President Barack Obama holds the first White House summit highlighting the role that community colleges play in educating workers, an effort boosted by a $35 million donation from the Bill and Melinda Gates Foundation.
The meeting, which includes representatives of businesses, philanthropic groups and community colleges, is the second in two days to focus on the role of institutions that Obama says are crucial to future U.S. economic growth.
“These are students that you don’t think of: non-traditional working students,” Melinda Gates, co-chair of the foundation and wife of Bill Gates, the billionaire chairman of Microsoft Corp., said on NBC’s “Today” show this morning. “They’re working students, they often hold down two jobs, they have a child.”
The goal for the grant program is for those students to “complete community college and get a job in the economy,” she said.
Obama has set a goal of increasing the number of community college degrees and certificates by 5 million in the next decade. Yesterday he announced an initiative that links companies including McDonald’s Corp., Gap Inc., Pacific Gas & Electric, Accenture Plc and United Technologies Corp. with community colleges for programs aimed at boosting the job skills of American workers.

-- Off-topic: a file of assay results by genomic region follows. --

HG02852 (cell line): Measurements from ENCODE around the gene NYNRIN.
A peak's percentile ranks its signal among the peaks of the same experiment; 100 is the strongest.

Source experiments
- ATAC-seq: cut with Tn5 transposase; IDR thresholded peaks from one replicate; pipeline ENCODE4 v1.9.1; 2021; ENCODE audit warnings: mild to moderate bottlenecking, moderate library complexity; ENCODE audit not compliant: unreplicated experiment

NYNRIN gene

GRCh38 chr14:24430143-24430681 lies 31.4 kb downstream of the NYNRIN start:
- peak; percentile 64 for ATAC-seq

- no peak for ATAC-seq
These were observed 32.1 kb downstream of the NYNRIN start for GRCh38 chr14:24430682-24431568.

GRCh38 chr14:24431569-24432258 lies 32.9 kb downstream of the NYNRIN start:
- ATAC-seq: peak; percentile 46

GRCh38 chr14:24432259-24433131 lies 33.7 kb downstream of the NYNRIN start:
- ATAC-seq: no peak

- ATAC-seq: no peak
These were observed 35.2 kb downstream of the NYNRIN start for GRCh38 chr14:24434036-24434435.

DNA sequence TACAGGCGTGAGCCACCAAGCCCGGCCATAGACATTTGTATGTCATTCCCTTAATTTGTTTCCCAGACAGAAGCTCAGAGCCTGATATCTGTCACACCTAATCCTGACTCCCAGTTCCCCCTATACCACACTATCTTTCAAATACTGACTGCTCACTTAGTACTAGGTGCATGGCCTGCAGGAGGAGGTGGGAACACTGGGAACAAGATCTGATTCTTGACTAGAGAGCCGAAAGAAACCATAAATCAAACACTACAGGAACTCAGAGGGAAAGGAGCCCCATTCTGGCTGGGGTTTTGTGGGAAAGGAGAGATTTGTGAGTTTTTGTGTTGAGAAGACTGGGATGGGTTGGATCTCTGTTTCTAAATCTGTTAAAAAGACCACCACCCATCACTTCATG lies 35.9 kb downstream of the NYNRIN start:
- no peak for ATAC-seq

The president will be joined at today’s summit by Jill Biden, wife of the vice president and a teacher at a community college.
“This administration has committed unprecedented investments” for community colleges, Biden told reporters yesterday.
The $814 billion economic stimulus legislation signed by Obama last year included more than $3.5 billion in community college financial aid and $1 billion for community college worker training programs.
The $35 million Gates foundation donation, called “Completion by Design,” will provide grants to groups of community colleges in nine states that develop plans to address the needs of low-income students, the Seattle-based foundation said yesterday in a statement.
Biden said community colleges have changed from decades ago, when they were sometimes regarded as fall-back schools when a student couldn’t get into a four-year college.
Community colleges are “a great secret,” Biden said on the “Today” show. “We’re trying to say to America, ‘hey, we’ve changed and look what we have to offer.”
The program Obama announced yesterday aims to create at least one partnership between industry and community colleges in each state.
“One of our most-undervalued assets as a nation is our network of community colleges,” Obama said yesterday at a meeting of his economic recovery advisory board. “These colleges don’t just serve as a gateway to good jobs for millions of middle-class Americans; community colleges also serve as a pool of talent from which businesses can draw trained, skilled workers.”